The 11 Best of Lucinda Williams: The Dallas Observer and Rock Remnants

I saw on Facebook today that the Dallas Observer had a feature listing Lucinda Williams’ 11 best songs. Williams is one of my favorite songwriters and performers and, without looking at the Observer’s list, I thought it might be a nice challenge to come up with my own 11 favorites. Here goes:

“Passionate Kisses,” Lucinda Williams

Pretty much a perfect pop song, though the arrangement here (as on this third album as a whole) is a little too clean and pretty. Or, maybe, not shiny and slick enough for pop radio. Mary Chapin Carpenter’s cover was a big hit.

“Pineola,” Sweet Old World

Harrowing story-song that crawls forward into the deepest of griefs, then explodes into a howl of defiance and resignation.

Live version of Pineola, plus Drunken Angel (which is listed below).

“I Lost It,” Car Wheels On a Gravel Road

An oldie from Happy Woman Blues that she rerecorded with the hard rocking band that defined her sound in the middle years. The 1980 version is lovely, sounds as classic as a Hank Williams track, while this is slower, more bluesy, more pounding, like a Hank Williams Jr. track (without the cheese).

“Drunken Angel,” Car Wheels on a Gravel Road

Sneering angry rant, makes the feet tap and the skin crawl.

“Greenville,” Car Wheels On a Gravel Road

Achingly sad breakup song, with Emmylou Harris singing harmonies (on the record, not the clip).

“Metal Firecracker,” Car Wheels On a Gravel Road

Has the poppy spright of Passionate Kisses, but delivers a breakup song full of hurt and a wishful rewriting of history in plain lovely language that kicks off on an irresistible hook.

“Lonely Girls,” Essence

Simple poetic language and a subtle folky reggae setting, doesn’t really go anywhere and doesn’t have to. I could listen to this all day.

“Essence,” Essence

A churning insistent atmospheric punch of love, it is at this point in her career her most naked expression of masochistic surrender, except that if this is surrender I’d hate to see the war.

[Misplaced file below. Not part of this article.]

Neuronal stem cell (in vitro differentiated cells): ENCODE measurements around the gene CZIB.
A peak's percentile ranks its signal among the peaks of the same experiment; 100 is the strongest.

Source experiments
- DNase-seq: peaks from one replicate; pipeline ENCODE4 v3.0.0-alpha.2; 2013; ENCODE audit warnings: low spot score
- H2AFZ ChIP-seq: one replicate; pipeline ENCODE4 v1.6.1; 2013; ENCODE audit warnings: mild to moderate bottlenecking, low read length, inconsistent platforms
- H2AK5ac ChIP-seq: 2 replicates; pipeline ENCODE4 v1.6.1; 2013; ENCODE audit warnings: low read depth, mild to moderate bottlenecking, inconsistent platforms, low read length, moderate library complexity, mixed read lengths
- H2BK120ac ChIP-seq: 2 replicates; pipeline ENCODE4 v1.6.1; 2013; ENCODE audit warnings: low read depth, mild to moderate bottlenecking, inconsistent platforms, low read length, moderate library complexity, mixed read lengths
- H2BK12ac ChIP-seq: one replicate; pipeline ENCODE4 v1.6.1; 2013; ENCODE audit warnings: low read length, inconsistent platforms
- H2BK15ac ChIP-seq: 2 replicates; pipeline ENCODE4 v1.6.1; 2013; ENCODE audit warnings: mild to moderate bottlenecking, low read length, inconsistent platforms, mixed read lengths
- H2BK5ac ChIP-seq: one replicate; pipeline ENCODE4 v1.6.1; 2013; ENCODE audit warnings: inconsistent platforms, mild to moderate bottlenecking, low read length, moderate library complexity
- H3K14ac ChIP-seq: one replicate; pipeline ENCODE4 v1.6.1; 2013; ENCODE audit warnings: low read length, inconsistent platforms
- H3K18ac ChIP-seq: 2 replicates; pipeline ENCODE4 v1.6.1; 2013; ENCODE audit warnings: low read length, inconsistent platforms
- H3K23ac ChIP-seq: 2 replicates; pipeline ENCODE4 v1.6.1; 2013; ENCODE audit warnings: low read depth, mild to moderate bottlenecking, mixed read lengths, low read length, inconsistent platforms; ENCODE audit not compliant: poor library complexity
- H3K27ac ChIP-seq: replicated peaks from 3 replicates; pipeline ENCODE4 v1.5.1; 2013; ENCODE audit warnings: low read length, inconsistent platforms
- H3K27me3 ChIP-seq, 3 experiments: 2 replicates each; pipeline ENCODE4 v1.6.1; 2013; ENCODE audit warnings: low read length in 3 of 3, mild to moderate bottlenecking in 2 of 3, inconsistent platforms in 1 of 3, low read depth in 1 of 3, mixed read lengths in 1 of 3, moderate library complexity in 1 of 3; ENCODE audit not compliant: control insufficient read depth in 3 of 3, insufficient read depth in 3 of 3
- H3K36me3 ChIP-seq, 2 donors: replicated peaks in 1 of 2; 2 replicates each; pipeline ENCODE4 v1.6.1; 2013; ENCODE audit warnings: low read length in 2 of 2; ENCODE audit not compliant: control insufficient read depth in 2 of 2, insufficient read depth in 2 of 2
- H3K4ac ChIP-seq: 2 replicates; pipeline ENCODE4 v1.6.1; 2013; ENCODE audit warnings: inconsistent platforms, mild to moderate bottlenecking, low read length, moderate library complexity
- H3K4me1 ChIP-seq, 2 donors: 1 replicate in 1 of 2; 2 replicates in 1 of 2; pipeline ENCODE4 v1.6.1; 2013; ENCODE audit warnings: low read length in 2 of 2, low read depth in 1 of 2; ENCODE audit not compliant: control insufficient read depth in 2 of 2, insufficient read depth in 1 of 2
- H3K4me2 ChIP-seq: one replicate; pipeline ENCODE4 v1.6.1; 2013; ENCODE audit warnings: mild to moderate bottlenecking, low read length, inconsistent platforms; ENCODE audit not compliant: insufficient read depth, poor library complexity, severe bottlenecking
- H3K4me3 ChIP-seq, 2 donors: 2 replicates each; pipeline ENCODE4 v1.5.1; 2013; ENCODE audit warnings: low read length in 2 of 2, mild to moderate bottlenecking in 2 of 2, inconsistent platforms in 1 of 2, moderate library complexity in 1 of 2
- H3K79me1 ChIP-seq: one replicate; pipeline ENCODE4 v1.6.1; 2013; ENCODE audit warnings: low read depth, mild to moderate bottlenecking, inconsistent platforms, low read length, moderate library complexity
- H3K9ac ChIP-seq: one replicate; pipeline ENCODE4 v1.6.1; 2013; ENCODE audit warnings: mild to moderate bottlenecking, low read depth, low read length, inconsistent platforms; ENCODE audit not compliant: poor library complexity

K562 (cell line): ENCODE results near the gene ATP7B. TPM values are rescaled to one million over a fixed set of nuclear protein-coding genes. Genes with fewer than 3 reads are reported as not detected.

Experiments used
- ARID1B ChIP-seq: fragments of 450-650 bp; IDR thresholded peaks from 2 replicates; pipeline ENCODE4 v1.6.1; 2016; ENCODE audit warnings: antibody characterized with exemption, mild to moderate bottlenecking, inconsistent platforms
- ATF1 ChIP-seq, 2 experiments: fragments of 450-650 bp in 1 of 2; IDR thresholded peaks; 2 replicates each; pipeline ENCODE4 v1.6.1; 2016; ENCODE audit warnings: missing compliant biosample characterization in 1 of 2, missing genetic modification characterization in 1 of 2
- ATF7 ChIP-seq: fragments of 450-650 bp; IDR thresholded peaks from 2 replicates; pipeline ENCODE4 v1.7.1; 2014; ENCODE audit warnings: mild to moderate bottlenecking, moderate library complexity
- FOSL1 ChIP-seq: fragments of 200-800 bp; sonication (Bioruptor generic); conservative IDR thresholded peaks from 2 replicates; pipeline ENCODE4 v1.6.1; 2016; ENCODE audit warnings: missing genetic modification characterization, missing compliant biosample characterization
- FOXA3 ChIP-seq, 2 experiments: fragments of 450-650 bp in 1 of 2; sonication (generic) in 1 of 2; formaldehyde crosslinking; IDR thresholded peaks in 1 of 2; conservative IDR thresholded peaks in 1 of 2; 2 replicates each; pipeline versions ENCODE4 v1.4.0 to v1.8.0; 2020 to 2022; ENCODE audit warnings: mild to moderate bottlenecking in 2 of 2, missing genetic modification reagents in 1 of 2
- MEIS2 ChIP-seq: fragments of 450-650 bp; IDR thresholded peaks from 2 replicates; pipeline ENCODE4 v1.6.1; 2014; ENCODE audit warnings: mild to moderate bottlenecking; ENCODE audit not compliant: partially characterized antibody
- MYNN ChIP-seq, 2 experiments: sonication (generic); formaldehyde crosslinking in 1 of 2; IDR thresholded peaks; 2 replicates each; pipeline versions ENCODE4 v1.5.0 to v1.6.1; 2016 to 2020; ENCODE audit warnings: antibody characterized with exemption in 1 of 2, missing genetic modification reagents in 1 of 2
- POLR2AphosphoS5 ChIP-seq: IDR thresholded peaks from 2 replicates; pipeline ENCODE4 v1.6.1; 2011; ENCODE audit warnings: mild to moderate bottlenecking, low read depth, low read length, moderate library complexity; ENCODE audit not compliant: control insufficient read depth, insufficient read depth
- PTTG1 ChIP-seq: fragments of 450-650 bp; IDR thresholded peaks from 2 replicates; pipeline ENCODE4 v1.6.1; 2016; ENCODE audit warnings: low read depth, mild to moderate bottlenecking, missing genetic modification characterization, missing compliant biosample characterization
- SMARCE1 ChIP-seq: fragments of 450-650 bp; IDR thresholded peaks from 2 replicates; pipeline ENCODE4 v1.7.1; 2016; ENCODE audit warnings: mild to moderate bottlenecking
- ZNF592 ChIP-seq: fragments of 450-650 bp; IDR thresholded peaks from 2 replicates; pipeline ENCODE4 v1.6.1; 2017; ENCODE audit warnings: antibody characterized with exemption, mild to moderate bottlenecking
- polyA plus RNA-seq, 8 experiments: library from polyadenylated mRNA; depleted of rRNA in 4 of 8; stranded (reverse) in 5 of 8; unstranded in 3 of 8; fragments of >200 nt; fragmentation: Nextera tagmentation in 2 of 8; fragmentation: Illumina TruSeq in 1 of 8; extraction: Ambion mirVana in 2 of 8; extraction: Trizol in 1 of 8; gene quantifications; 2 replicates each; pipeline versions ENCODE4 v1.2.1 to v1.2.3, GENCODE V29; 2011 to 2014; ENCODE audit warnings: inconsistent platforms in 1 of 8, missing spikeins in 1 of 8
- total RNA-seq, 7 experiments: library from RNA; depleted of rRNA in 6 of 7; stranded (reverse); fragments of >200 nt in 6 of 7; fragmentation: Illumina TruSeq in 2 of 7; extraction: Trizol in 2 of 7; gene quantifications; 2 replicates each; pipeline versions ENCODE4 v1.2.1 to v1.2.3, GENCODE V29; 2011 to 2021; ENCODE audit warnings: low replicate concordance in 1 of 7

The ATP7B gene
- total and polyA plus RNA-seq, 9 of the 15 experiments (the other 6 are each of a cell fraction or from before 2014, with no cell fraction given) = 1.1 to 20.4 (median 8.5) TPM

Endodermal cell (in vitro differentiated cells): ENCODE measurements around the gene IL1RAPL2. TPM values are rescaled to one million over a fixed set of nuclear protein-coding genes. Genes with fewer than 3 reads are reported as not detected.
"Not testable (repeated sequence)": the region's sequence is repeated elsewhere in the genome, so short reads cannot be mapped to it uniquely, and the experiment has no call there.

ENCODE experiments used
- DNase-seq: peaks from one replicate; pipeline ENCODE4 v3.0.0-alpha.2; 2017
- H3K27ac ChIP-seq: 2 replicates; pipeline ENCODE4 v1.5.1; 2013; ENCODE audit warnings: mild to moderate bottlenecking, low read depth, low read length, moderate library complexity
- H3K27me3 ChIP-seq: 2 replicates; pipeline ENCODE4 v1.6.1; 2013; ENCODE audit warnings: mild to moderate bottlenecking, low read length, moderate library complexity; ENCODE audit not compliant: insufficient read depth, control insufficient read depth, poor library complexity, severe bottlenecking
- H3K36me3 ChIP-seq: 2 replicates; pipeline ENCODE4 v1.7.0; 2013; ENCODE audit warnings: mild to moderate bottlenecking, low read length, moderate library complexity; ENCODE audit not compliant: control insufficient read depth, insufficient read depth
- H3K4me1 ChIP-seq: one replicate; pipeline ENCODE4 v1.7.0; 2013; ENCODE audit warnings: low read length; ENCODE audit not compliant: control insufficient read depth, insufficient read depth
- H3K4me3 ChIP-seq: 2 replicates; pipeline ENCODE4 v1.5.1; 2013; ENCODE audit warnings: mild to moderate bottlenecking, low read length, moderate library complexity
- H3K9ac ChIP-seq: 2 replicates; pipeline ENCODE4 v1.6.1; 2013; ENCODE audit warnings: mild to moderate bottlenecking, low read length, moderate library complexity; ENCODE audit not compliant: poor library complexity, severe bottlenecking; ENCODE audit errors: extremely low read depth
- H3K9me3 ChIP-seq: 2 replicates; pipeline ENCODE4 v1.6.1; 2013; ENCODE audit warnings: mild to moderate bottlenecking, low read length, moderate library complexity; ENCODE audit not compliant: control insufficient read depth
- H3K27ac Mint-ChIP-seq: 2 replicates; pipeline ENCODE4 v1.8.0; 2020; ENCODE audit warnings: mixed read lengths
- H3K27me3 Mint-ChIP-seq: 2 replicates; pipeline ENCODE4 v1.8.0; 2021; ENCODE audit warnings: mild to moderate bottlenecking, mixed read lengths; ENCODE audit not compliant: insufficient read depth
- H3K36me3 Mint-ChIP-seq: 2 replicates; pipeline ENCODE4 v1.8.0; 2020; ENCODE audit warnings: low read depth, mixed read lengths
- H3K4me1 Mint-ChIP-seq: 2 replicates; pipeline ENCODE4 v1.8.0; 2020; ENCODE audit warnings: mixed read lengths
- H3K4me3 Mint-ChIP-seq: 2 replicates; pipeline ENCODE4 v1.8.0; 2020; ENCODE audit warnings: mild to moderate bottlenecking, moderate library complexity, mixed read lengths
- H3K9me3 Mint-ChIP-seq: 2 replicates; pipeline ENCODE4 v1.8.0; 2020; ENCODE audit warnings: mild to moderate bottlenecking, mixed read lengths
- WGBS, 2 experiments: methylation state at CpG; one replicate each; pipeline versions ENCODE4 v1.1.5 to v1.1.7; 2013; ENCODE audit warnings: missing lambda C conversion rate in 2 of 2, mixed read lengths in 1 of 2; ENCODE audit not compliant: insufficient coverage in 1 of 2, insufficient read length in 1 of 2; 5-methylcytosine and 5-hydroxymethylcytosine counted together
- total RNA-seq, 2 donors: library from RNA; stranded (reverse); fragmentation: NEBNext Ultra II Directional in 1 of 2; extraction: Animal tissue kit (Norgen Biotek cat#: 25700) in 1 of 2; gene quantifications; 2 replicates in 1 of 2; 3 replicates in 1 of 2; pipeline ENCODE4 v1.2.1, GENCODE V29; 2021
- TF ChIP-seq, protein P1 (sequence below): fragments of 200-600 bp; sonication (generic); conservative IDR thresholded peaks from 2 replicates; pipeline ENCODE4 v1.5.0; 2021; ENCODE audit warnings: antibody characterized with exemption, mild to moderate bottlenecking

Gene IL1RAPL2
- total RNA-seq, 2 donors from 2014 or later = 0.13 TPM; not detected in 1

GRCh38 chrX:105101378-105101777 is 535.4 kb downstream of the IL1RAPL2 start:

“Changed the Locks,” Live at the Fillmore

The studio version on the Lucinda Williams album has the bones of a great song, but this live version is loud and scratchy and a full expression of the song’s anger and defiance.

“Fancy Funeral,” West

Plain and plaintive observation following her mother’s death. More intimate for its impersonal but poignant details.

“Honey Bee,” Little Honey

A flat out rocker that sounds more like her live band rampaging through that Texas rock sound that ZZ Top (maybe) invented.

Conclusion: Many shared tunes with the Dallas Observer, it turns out, and many differences. A note about Side of the Road, their No. 1 (they ordered their list, mine is chronological) tune. It’s a fantastic story song, as the writer says, sad and yet not depressing, an evocation of being a person in something larger than yourself but not sure where that ends and you begin. I left it off my list because I’ve always found the verse about looking up at the farmhouse a little clumsy, and that’s a fair judgement perhaps, but playing it again just now I’m reminded about how great a song it is despite that. It should be on my list of 12.

2 thoughts on “The 11 Best of Lucinda Williams: The Dallas Observer and Rock Remnants

  1. Agree on Lucinda so much Peter.

    I have to confess a real weakness for the title track on Car Wheels, since the song is such great storytelling with such fine imagery.

    Love Metal Firecracker and 2 Cool 2 Be Forgotten, too.

    I guess it’s my fave.

    • I had the great pleasure of seeing her the day Car Wheels came out at Tramps, a very fine small club around the corner from my apartment at the time (in 1998). The band she toured with for that album was way more muscular than she’d had before, which meant the show was physical as all get out, and loud. The funny ironic thing for me about Car Wheels on the Gravel Road and 2 Cool 2 Be Forgotten is that I love listening to both songs, just so long as I’m not hearing the words. Lucinda is a fantastic lyricist/poet, but when she gets it wrong (as I think she does on those two songs, and that one verse in Side of the Road, to mention another) she’s just a little too self-conscious for trust. But the cool thing about both Car Wheels and 2 Cool is that they sound fantastic (and lots of the words are great).

      My favorite Lucinda Williams album is Happy Woman Blues, released on Smithsonian Folkways back in 1980. She was a precocious child who wrote awesome country tunes that sounded like they were 50 years old, but came out of her head sweetly. And I love her album of covers from back then, called Ramblin’, too. One song I almost listed was her cover of Howling Wolf’s “I asked for water, give me gasoline.” It’s pretty fantastic though not as cranky as Howlin’s version, and more evidence for my thesis that many of the best covers are recorded by great songwriters. Check it out…

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